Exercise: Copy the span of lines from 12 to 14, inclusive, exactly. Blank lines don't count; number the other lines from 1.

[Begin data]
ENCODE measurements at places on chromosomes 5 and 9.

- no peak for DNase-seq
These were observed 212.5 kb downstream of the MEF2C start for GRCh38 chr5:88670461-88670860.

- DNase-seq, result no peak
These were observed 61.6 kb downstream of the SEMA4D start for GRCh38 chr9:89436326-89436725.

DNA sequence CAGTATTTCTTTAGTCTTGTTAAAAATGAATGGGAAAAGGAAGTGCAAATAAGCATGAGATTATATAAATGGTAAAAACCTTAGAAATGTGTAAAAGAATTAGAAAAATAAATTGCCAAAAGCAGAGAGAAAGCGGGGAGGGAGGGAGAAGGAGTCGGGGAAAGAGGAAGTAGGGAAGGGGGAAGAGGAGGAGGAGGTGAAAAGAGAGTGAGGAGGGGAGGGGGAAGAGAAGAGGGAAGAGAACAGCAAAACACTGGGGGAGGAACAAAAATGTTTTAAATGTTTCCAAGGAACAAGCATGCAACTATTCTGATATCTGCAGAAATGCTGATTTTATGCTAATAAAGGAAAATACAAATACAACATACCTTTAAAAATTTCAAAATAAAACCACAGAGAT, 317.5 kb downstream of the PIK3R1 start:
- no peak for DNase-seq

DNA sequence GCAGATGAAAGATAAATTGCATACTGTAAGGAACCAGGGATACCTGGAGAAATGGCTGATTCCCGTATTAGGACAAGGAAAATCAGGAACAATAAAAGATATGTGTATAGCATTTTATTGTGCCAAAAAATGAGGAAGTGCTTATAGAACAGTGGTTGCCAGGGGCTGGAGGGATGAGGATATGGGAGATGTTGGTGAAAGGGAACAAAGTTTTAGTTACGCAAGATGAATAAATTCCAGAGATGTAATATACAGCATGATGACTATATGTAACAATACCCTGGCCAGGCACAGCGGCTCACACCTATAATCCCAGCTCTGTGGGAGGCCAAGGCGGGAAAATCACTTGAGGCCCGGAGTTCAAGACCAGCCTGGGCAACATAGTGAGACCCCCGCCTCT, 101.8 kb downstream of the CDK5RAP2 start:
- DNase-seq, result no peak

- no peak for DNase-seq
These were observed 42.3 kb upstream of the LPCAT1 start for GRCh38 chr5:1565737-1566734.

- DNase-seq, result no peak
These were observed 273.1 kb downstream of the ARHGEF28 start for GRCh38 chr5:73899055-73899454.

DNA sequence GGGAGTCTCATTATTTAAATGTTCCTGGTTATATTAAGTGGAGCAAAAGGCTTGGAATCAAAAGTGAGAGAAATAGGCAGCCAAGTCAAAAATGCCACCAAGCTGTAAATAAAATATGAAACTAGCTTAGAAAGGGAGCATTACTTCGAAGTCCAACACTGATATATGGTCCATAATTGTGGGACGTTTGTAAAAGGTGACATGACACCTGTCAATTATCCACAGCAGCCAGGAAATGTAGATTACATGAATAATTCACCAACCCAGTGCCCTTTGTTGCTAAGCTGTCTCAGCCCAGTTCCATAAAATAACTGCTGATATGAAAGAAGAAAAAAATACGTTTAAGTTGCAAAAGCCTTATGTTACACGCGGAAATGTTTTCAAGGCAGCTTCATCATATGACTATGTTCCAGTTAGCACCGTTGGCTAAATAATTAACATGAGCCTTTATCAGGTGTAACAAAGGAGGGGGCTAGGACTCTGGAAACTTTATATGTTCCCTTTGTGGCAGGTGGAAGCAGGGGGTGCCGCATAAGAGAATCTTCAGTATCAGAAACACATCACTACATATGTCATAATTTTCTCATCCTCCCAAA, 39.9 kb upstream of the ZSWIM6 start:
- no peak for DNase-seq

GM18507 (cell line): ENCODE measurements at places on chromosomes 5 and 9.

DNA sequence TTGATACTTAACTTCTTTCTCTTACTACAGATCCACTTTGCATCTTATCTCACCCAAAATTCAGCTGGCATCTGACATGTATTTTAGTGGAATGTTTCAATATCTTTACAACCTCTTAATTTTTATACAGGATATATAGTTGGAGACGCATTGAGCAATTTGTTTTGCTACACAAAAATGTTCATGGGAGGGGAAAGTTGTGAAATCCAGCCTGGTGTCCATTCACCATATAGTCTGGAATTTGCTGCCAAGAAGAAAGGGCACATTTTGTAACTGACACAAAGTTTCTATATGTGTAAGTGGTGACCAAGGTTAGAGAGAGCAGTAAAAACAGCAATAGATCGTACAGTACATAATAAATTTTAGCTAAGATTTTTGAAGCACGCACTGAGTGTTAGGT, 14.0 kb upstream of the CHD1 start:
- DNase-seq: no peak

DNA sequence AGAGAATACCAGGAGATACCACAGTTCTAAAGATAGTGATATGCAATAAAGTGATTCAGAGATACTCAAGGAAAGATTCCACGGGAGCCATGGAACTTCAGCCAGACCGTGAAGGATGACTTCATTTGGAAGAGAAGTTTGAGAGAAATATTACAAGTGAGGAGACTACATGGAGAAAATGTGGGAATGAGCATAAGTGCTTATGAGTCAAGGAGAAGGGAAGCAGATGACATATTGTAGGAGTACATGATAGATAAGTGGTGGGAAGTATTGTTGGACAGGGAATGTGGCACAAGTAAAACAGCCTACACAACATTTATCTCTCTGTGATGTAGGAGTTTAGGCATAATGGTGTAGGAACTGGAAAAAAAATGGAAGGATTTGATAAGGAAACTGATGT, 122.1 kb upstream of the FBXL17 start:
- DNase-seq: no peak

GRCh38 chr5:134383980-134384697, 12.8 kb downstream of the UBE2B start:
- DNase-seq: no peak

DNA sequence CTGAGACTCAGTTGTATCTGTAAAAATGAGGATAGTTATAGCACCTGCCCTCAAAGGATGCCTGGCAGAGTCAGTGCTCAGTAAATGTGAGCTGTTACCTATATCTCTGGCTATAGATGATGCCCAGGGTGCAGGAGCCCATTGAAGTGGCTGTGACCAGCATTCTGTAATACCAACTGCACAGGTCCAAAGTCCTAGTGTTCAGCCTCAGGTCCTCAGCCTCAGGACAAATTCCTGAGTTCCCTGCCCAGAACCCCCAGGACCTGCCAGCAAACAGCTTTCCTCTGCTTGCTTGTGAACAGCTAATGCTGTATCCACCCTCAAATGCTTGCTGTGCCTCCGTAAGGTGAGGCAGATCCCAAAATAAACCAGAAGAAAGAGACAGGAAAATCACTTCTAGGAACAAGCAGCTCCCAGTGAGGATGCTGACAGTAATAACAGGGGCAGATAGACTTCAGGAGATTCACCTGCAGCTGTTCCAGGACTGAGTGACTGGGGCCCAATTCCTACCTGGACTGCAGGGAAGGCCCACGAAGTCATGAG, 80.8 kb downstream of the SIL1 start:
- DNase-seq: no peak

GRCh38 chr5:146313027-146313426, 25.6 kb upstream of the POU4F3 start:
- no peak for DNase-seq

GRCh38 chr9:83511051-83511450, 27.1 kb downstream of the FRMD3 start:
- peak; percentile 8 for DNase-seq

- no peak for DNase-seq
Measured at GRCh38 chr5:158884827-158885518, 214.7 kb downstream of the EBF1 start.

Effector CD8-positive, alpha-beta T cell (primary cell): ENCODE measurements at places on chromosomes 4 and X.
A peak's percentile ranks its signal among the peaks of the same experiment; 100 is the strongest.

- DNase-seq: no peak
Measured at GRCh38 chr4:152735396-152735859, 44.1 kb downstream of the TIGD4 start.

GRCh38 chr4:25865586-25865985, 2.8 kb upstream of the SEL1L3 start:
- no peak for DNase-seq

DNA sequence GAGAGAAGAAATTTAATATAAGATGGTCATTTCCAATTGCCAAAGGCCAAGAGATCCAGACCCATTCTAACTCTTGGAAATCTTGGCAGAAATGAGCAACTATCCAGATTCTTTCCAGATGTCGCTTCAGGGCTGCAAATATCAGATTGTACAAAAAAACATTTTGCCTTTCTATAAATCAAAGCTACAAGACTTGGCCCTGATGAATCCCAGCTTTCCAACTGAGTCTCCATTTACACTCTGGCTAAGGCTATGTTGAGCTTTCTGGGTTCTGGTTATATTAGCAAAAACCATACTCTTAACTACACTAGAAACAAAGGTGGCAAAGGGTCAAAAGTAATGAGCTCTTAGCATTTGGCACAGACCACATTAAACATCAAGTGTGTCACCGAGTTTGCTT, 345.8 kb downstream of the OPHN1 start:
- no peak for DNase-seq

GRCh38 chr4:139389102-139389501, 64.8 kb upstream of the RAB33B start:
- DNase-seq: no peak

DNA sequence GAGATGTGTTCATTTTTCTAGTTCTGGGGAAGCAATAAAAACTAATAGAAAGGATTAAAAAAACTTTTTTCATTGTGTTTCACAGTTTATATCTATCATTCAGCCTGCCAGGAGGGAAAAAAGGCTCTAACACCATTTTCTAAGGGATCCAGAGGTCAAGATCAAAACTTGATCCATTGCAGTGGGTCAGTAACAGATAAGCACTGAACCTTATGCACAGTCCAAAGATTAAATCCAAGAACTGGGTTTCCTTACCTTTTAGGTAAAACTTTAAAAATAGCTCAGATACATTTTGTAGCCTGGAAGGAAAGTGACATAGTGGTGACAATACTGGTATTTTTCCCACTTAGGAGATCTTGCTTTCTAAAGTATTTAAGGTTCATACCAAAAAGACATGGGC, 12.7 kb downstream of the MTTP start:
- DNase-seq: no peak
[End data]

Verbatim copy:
- DNase-seq, result no peak
These were observed 273.1 kb downstream of the ARHGEF28 start for GRCh38 chr5:73899055-73899454.

DNA sequence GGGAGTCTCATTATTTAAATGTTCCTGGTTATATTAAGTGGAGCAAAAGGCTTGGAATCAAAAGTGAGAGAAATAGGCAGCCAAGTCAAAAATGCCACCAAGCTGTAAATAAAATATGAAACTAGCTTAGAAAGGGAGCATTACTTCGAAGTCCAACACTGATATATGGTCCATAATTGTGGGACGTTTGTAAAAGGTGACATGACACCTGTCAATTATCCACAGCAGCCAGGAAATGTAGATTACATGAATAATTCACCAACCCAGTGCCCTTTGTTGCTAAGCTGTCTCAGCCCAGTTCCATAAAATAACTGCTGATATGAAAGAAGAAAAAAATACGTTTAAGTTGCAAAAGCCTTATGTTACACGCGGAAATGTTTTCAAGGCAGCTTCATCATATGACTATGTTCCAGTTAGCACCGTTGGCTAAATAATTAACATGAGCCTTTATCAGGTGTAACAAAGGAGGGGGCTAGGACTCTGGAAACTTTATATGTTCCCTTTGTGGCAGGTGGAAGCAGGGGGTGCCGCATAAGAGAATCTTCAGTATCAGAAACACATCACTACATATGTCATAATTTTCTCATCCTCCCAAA, 39.9 kb upstream of the ZSWIM6 start: